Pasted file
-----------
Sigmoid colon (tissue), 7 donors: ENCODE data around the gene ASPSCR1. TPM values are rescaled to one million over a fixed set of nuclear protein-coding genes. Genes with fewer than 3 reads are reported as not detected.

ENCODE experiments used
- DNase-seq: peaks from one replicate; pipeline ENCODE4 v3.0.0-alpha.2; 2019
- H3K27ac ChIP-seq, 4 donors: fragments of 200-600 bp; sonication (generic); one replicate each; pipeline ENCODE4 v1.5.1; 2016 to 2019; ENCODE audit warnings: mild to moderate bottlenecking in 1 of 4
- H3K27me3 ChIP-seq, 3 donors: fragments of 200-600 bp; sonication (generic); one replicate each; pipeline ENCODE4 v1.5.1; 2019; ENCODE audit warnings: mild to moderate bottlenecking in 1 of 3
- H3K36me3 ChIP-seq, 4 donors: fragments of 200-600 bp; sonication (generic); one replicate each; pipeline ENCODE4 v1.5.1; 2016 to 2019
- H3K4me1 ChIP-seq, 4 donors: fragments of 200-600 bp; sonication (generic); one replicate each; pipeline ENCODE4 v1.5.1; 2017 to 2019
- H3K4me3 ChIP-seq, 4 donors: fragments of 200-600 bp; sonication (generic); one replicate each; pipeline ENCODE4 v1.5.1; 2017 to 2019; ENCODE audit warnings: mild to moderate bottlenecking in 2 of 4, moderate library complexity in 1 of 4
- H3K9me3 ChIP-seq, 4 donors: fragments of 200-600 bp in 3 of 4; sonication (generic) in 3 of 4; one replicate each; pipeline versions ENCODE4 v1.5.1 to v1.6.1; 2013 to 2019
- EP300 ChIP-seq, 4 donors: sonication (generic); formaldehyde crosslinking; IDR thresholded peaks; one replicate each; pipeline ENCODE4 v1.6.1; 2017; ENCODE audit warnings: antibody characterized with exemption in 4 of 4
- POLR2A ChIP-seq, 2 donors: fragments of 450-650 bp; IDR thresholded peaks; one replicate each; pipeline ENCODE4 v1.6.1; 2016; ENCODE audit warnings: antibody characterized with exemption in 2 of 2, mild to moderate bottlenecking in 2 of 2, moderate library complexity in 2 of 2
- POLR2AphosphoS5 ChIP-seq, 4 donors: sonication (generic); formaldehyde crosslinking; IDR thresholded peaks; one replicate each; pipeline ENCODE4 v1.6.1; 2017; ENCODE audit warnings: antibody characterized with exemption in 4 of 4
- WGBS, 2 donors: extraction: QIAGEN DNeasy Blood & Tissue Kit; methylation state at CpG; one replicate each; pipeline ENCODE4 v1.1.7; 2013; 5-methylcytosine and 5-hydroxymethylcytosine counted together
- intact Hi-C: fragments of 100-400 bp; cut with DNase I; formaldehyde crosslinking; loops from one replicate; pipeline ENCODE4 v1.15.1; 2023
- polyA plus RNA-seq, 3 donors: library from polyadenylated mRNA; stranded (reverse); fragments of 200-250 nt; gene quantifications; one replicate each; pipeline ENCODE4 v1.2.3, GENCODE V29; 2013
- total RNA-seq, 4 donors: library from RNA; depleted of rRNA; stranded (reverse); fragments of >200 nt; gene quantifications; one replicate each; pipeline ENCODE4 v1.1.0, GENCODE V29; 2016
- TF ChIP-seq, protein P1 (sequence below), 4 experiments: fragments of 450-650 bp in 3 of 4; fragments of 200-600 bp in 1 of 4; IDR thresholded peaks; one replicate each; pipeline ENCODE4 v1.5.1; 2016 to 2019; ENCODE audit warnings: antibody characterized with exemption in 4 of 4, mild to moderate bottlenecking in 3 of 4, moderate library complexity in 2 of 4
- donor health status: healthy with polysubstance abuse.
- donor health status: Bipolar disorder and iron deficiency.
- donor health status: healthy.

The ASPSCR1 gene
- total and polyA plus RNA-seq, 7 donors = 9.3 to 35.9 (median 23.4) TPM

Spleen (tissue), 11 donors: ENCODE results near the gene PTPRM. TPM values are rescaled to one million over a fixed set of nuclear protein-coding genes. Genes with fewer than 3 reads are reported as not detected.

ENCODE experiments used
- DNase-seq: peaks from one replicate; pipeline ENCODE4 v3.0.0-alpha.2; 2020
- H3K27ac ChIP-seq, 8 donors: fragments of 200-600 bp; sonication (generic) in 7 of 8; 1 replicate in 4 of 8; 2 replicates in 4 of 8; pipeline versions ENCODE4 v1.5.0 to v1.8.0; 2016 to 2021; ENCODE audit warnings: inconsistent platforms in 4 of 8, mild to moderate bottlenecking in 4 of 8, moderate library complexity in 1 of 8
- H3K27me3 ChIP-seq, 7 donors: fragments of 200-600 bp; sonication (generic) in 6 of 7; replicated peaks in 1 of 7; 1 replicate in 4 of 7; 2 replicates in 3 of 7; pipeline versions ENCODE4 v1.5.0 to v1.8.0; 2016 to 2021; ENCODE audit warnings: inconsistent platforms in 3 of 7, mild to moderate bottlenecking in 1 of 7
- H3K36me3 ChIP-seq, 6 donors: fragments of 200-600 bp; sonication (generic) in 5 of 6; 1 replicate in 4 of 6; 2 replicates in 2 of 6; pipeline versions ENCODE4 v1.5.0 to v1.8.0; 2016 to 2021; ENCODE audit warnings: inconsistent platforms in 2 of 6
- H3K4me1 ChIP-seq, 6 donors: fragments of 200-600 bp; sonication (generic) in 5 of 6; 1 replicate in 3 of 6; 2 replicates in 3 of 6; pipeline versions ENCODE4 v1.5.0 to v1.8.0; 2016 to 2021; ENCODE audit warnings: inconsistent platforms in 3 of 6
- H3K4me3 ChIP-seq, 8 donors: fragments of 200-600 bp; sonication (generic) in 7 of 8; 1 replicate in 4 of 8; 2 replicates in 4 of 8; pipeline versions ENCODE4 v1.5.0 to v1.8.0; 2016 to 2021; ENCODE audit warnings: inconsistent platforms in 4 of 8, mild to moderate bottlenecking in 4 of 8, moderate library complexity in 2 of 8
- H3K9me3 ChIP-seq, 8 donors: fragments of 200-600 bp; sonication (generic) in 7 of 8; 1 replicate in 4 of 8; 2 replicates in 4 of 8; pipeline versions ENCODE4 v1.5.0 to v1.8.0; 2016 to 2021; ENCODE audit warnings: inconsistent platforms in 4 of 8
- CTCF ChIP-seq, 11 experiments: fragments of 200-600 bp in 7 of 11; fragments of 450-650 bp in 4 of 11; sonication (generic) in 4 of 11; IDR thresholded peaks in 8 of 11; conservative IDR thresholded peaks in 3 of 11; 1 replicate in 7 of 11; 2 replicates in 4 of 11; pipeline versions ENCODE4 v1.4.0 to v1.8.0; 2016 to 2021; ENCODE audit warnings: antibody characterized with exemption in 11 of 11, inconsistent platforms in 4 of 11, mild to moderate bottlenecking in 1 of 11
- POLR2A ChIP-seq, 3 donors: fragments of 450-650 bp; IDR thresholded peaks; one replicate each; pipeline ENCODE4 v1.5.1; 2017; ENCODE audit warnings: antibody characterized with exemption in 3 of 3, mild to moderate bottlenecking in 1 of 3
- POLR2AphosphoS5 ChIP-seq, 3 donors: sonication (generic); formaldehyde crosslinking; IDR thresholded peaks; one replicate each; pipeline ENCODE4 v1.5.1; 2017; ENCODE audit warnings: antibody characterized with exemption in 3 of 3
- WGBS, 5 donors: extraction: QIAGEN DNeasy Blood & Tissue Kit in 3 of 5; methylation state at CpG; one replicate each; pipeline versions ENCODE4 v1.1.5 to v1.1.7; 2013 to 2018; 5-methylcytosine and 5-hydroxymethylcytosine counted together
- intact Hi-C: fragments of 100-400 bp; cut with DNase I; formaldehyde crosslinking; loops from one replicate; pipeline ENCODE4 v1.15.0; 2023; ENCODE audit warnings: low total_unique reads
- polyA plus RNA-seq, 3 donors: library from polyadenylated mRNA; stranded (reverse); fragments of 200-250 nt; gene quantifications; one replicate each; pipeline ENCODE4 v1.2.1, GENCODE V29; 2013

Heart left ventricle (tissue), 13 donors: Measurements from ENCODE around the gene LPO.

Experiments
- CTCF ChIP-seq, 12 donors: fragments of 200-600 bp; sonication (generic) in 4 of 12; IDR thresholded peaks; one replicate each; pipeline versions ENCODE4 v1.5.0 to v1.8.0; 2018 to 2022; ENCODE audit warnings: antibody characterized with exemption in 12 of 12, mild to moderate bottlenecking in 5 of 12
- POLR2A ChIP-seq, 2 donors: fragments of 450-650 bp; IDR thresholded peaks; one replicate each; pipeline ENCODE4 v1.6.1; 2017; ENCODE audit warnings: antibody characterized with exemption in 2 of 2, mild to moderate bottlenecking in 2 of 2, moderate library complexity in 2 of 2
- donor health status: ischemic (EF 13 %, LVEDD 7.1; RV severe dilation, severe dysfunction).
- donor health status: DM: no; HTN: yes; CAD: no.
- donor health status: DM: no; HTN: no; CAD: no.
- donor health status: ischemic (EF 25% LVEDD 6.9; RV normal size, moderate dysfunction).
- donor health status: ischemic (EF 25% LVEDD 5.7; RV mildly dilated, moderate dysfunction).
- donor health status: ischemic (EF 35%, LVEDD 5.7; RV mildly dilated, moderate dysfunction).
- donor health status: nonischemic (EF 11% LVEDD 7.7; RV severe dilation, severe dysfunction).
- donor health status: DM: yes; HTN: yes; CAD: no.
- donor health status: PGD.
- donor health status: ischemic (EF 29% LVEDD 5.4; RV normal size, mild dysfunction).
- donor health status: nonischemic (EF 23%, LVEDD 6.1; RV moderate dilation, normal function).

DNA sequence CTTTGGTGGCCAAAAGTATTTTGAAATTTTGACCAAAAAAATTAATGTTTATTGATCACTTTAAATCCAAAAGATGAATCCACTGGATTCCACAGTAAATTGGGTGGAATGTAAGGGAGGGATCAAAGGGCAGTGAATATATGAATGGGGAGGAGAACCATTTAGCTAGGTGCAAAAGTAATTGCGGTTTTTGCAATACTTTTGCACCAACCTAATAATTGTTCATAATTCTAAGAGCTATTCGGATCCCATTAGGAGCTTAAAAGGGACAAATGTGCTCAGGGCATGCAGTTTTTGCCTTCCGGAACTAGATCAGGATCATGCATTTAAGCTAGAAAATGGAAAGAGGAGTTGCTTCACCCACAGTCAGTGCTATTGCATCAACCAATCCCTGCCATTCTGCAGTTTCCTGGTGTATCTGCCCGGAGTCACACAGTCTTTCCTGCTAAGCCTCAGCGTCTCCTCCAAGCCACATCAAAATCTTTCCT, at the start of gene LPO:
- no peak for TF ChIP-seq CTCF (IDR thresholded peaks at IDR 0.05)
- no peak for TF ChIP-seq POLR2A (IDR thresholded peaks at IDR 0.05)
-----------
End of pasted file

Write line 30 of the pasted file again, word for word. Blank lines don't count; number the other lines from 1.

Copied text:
- H3K4me3 ChIP-seq, 8 donors: fragments of 200-600 bp; sonication (generic) in 7 of 8; 1 replicate in 4 of 8; 2 replicates in 4 of 8; pipeline versions ENCODE4 v1.5.0 to v1.8.0; 2016 to 2021; ENCODE audit warnings: inconsistent platforms in 4 of 8, mild to moderate bottlenecking in 4 of 8, moderate library complexity in 2 of 8